Jacob’s Well is one of the most significant natural geologic treasures in the Texas Hill Country. It is one of the longest underwater caves in Texas and an artesian spring. Jacob’s Well surges up thousands of gallons of water per minute and acts as headwaters to the beautiful Cypress Creek that flows through Wimberley, sustaining Blue Hole and the Blanco River, recharging the Edwards Aquifer, and finally replenishing estuaries in the Gulf of Mexico. Jacob’s Well has been integral to the cultural and historical character of the Wimberley Valley. The location has been a beloved swimming hole for generations, a gathering place for Native Americans and early settlers, and a rich habitat for aquatic species. Through the creation of the Jacob’s Well Natural Area, the land around the well has been unified to restore and protect this sensitive area for future generations.
5. The Hidden Beach in the Marieta Islands Near Puerto Vallarta, Mexico
Marieta Islands, off the coast of Puerto Vallarta, Mexico is currently gaining a lot of attention by tourists. The Marieta Islands in Mexico is said to have formed centuries ago due to volcanic activity and are entirely uninhabited. The islands are about an hour long boat ride west-northwest from the coast of Puerto Vallarta and are visited daily by hundreds of tourists, yet no one can legally set foot on the islands.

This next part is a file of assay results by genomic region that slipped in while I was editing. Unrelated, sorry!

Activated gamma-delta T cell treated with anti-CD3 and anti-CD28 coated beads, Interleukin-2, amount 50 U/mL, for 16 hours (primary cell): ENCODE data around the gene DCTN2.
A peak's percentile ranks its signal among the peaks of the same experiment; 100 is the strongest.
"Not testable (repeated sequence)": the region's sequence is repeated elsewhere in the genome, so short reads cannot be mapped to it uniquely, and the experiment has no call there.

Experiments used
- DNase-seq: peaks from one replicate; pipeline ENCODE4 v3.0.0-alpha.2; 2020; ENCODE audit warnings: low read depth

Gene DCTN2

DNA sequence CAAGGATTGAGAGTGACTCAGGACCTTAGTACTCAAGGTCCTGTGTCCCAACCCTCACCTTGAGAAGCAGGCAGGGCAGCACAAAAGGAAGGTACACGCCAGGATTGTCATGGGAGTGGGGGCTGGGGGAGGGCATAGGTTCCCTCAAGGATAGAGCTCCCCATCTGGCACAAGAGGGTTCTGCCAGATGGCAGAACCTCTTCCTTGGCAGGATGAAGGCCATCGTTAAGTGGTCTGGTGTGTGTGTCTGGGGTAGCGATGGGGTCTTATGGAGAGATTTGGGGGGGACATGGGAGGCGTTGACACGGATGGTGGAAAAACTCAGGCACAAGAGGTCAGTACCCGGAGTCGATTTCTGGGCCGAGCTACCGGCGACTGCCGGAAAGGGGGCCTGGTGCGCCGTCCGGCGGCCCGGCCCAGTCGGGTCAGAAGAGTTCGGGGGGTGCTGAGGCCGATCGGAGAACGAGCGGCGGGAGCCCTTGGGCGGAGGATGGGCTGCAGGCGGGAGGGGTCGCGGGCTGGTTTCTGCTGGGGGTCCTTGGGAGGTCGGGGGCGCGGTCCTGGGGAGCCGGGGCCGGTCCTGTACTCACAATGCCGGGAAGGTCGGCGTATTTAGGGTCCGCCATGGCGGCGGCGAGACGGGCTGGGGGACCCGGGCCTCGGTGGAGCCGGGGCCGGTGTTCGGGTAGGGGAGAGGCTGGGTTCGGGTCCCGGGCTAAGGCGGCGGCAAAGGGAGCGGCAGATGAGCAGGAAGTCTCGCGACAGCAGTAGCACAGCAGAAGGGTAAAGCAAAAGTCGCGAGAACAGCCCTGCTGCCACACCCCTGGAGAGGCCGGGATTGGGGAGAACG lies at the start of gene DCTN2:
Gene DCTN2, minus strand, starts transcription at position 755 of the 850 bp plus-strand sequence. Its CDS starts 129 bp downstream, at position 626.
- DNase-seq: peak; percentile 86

6. Mount Roraima, Guyana,Brazil-Venezuela
Mount Roraima is the highest of the Pakaraima mountain chain in South America. The 31 square kilometer summit area of Mount Roraima is defined by 400 meter tall cliffs on all sides and includes the borders of Brazil, Venezuela, and Guyana. The tabletop mountains of the Pakaraima’s are considered some of the oldest geological formations on Earth, dating back to some two billion years ago. The result is the staggering landscape of Mount Rariama
7. Azure Window, Island of Gozo, Malta
The so-called “Azure Window” is a natural stone arch situated on the western shore of the island of Gozo, Malta. Th Azure Window is situated between two other famous points of interests: the Inner Sea and Dwejra Bay. These three landmarks were created thousands of years ago when two limestone caved collapsed. They are situated in Dwejra, a small village that is part of the town of San Lawrenz. Each year, thousands of tourists get there to dive, swim or sail.The arch of the Azure Window is slowly disintegrating as large pieces of rock fall from it from time to time. It is expected that the arch will eventually totally disappear. Indeed, in April 2012, a huge piece of rock separated and made the window much larger than before, making it way more unstable.